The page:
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The House GOP tax bill is facing mounting opposition as lobbyists, and even some Republicans, are pushing the tax writers to alter the legislation to their liking.
The small business lobby—including the National Federation of Independent Business—multinational companies, and blue-state Republicans are wary of the bill, the Tax Cuts and Jobs Act ( H.R. 1). Some are refusing to back the bill unless the House Ways and Means Committee makes changes to address their concerns.
That pressure creates a delicate balancing act for the tax writers as they seek to compile a bill that can pass the House, meets their economic objectives, and stays within the $1.5 trillion of deficit additions they’ve been allotted.
Changes come as early as Nov. 3, when Ways and Means Chairman Kevin Brady (R-Texas) will have a chance to alter the bill.
House GOP members hope to pass this bill by the end of the month. A markup in the Ways and Means Committee is scheduled for Nov. 6.
The bill would overhaul the international tax framework, moving to what Republicans call a territorial system, and would implement deemed repatriation taxes, a foreign minimum tax, and an excise tax on domestic companies to their counterparts overseas. The changes could affect how multinationals structure themselves, especially those in the technology and pharmaceutical sectors that have established a complicated web of foreign subsidiaries and transfer pricing.
“It’s an old economy bill. It rewards investments in tangibles,” Robert Willens, president of tax and consulting firm Robert Willens LLC in New York, told Bloomberg Tax. “It seems impervious to the fact that people now earn income from intangible income. We’re not in the industrial revolution anymore.”Senior Republican Ways and Means members signaled Nov. 2 that they were ready to engage with critics on the minimum tax, but also wanted to deal with the issue of base erosion.
“Take a look at this design because it does end the current practice of outsourcing jobs and earnings and profits and levels the playing field with our foreign competitors as well. We welcome the feedback,” Brady told reporters.
Rep. Peter Roskam (R-Ill.), chairman of the Ways and Means Tax Policy Subcommittee, said an urgent fix is needed to combat base erosion. “We need to come up with something. We need to come up with a remedy. We’re very interested. We’re looking for feedback,” he told Bloomberg Tax. “But the feedback has to be substantive. The feedback can’t say ‘we want a territorial system and no anti-base erosion rule. That’s a non-starter.’”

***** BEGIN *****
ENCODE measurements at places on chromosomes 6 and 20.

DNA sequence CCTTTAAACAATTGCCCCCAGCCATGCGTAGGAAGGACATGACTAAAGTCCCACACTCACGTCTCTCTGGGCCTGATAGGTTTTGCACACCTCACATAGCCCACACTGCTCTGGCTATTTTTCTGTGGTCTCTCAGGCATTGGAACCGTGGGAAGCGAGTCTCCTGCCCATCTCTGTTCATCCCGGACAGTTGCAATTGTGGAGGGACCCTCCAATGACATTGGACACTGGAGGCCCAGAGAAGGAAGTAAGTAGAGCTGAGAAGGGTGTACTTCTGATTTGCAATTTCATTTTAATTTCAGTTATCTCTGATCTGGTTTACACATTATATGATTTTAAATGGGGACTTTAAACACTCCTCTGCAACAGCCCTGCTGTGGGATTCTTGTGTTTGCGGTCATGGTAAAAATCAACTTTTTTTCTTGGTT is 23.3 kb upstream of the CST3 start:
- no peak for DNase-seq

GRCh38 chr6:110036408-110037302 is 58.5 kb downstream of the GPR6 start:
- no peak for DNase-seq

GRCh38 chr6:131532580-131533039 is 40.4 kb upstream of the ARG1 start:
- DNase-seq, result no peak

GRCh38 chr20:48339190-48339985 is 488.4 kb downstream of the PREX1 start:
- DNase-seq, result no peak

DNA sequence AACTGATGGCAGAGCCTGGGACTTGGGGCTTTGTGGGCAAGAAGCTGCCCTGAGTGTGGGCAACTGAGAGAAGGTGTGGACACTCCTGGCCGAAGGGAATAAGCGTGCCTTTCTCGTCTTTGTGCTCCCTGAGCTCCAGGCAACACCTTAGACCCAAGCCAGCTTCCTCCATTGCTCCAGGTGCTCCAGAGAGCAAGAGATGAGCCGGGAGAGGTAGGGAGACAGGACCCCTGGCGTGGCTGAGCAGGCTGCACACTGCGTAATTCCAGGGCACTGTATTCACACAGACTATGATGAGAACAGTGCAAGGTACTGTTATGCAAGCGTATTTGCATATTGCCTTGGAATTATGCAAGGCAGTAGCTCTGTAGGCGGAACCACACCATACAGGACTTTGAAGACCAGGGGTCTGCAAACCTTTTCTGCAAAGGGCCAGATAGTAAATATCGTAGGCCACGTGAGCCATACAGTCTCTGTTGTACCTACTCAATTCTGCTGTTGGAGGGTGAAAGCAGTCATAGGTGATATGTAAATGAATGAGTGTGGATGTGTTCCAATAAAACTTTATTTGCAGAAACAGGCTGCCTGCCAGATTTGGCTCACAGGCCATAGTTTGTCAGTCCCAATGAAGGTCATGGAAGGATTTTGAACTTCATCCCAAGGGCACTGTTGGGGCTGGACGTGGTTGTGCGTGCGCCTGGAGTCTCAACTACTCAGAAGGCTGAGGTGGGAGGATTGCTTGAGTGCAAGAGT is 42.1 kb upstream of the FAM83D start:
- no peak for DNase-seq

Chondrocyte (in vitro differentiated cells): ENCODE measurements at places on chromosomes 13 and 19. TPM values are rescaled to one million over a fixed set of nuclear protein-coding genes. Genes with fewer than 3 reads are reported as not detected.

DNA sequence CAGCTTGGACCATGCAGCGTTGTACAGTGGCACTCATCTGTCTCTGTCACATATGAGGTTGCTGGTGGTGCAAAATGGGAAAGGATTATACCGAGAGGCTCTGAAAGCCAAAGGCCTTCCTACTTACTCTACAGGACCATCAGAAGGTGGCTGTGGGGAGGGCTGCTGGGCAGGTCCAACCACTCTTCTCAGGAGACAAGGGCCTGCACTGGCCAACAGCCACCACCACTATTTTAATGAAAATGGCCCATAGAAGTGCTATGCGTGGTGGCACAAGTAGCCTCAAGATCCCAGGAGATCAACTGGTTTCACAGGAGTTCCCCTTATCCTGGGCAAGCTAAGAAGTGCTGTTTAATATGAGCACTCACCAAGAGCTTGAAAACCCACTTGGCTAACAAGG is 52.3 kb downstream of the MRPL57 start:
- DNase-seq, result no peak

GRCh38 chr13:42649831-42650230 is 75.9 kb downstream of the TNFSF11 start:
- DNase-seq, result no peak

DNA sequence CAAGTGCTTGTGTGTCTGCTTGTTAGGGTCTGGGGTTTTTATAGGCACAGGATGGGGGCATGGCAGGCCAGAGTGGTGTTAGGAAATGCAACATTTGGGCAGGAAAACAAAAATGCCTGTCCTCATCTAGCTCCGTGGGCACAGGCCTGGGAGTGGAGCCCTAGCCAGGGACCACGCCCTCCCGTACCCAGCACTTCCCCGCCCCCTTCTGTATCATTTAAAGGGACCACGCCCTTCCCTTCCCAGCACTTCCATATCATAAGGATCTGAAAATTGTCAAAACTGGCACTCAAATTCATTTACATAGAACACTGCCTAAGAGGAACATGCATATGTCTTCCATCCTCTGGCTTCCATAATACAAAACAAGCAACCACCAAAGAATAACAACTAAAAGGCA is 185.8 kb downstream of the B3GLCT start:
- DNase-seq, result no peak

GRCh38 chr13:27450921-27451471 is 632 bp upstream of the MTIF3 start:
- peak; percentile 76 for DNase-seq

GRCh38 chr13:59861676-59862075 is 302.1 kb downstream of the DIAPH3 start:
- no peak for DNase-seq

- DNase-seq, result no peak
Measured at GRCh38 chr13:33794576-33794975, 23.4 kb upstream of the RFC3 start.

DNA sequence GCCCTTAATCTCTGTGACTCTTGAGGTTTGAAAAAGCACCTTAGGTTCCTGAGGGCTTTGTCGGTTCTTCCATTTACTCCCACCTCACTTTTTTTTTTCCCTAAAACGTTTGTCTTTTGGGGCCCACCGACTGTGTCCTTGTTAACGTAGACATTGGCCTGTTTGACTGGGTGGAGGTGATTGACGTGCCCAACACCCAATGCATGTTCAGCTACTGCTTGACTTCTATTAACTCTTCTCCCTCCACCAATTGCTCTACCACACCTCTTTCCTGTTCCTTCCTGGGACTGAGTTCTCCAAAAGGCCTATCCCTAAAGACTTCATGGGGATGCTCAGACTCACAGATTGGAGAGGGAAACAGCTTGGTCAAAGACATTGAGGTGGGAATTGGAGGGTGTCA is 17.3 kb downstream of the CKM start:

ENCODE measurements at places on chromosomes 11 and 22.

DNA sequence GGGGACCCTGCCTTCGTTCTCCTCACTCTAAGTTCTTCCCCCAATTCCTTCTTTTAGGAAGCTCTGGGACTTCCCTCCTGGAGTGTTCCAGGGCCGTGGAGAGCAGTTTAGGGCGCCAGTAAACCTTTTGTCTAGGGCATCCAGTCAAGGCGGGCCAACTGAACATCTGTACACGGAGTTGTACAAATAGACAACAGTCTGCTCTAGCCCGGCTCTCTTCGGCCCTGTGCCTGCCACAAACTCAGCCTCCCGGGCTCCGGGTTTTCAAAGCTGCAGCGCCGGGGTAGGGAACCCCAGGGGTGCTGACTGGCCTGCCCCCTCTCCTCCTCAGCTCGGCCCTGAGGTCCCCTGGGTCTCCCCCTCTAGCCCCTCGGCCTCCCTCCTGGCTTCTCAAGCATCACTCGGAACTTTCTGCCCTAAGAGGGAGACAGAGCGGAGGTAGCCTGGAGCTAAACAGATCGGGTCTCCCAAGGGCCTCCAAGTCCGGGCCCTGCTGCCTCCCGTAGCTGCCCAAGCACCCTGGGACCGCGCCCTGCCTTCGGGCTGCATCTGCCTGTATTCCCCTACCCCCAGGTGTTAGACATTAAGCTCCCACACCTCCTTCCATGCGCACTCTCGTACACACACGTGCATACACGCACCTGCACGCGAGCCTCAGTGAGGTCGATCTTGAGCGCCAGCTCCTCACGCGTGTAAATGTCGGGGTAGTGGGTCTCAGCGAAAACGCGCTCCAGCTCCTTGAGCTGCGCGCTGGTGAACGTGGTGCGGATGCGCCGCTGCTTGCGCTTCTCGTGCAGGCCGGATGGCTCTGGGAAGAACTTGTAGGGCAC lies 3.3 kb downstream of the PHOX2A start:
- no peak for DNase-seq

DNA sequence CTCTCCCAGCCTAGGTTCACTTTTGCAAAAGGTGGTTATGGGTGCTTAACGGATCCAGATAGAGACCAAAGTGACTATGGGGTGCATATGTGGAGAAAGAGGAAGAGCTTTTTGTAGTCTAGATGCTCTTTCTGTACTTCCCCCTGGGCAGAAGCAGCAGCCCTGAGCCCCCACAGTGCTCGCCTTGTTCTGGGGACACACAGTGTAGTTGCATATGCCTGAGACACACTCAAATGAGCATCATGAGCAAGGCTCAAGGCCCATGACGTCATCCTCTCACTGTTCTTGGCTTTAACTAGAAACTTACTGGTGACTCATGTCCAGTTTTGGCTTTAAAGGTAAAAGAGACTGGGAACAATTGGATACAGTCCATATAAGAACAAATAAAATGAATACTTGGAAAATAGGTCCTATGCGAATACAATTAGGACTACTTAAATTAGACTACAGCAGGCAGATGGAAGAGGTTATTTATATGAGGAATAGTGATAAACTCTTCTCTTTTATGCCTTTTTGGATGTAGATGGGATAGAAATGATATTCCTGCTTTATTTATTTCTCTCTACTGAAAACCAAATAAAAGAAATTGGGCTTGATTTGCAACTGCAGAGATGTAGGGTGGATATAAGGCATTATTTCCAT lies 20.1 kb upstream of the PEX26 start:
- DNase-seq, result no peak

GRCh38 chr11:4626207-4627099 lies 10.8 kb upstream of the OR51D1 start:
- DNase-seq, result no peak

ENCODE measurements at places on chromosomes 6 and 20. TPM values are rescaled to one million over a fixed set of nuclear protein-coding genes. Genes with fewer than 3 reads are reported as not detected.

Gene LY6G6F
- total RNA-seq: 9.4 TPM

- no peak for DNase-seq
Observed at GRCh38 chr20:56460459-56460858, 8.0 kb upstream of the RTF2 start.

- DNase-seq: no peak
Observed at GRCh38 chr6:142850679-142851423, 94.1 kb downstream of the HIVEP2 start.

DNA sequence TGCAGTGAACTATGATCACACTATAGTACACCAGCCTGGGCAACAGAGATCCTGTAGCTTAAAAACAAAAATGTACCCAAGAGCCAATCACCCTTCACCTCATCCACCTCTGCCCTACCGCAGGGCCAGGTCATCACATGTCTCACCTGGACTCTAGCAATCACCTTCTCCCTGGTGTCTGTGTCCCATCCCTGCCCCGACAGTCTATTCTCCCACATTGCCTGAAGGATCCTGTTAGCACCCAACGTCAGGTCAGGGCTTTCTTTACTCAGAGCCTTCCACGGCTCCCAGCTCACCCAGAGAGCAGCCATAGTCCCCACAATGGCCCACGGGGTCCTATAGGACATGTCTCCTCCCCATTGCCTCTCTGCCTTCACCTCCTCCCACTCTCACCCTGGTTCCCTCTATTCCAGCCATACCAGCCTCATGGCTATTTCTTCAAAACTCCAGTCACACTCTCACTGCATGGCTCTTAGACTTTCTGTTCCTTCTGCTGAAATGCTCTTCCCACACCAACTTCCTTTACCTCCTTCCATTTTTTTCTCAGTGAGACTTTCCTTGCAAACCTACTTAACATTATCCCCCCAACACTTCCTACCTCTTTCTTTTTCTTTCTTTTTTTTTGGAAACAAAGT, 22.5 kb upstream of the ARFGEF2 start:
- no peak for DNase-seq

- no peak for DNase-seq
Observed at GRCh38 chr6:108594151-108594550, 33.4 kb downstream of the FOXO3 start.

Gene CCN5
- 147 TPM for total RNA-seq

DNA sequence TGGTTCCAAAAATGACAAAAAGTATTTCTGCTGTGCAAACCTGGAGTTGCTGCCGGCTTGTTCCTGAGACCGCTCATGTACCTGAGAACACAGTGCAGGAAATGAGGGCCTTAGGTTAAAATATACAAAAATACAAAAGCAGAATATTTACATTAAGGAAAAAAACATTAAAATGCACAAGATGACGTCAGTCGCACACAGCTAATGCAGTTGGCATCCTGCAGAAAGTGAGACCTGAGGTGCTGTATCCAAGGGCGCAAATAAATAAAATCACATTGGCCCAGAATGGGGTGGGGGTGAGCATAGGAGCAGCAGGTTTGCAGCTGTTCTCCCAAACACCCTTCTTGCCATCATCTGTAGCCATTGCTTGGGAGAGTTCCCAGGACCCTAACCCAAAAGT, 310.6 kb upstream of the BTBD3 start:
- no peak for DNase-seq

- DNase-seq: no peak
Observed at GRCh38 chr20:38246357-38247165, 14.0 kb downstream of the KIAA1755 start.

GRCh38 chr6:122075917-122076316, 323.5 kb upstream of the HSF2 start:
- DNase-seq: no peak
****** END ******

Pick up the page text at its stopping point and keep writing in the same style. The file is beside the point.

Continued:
Americans for Prosperity, a group funded by billionaire brothers Charles and David Koch, is concerned about a 20 percent excise tax on deductible payments made from a U.S. corporation to a foreign affiliate.
AFP President Tim Phillips likened the excise tax to the border adjustment tax, saying it could amount to a consumer tax. “If not improved, this ‘BAT-lite’ provision has the potential to make everyday goods more expensive for millions of Americans,” he said in a statement.
Americans for Prosperity, along with retailers and importers, was vehemently opposed to the border adjustment tax, a levy on imports that could have impacted consumers. Republicans abandoned that idea after it threatened to undermine the overall bill.
The curbing of the state and local tax deduction is also causing some GOP members to withhold support of the bill. Rep. Leonard Lance (R-N.J.) called a compromise to cap a deduction for property taxes at $10,000 “unacceptable.”
Other Republicans from high-tax states, such as Reps. Tom MacArthur (R-N.J) and Elise Stefanik (R-N.Y.), say they are continuing to talk with Brady about a solution. MacArthur told reporters Nov. 2 he wants the property tax cap at $12,500 and is currently undecided on the bill.
Rep. Frank A. LoBiondo (R-N.J.) also told reporters he opposes the bill.
The 25 percent rate for passthrough businesses in the tax bill is already coming under fire.
The NFIB said after the bill’s release that it was concerned about the provision. A former Senate Republican aide said that opposition from the NFIB is potentially problematic, because the group’s concern is hard to fix—at least in a way that doesn’t make it look like a tax cut for the rich or blow a hole in the score.
Scott Greenberg, a senior analyst at the conservative-leaning Tax Foundation, said the passthrough issue could become a sticking point. “There will be some people attacking that on one side for being too generous to owners of passthrough businesses, while the passthrough business community has already criticized the rules for being too stringent,” he told Bloomberg Tax.
Republicans will likely need to tinker with the corporate tax rate down the road because keeping it permanent is expensive.
Cutting the corporate rate to 20 percent from 35 percent is estimated to cost $1.5 trillion, and allowing certain passthrough businesses to take advantage of a lower 25 percent rate would lose about $448 billion. Those provisions would be partially offset by limiting corporate interest deductions, eliminating certain credits, and preventing companies from moving their profits offshore.
Tax cuts for individuals would result in a net cost of $300 billion, when factoring in the repeal of deductions for state and local income and sales taxes, and limits on the property tax and mortgage interest deductions, according to the Committee for a Responsible Federal Budget. Repealing the estate tax by 2024 would add almost $200 billion to the tab, CRFB said.
With assistance from Erik Wasson (Bloomberg News).
To contact the editor responsible for this story: Meg Shreve at firstname.lastname@example.org (Bloomberg BNA)
A section-by-section summary of the bill is at http://src.bna.com/tVB.
Copyright © 2017 The Bureau of National Affairs, Inc. All Rights Reserved.
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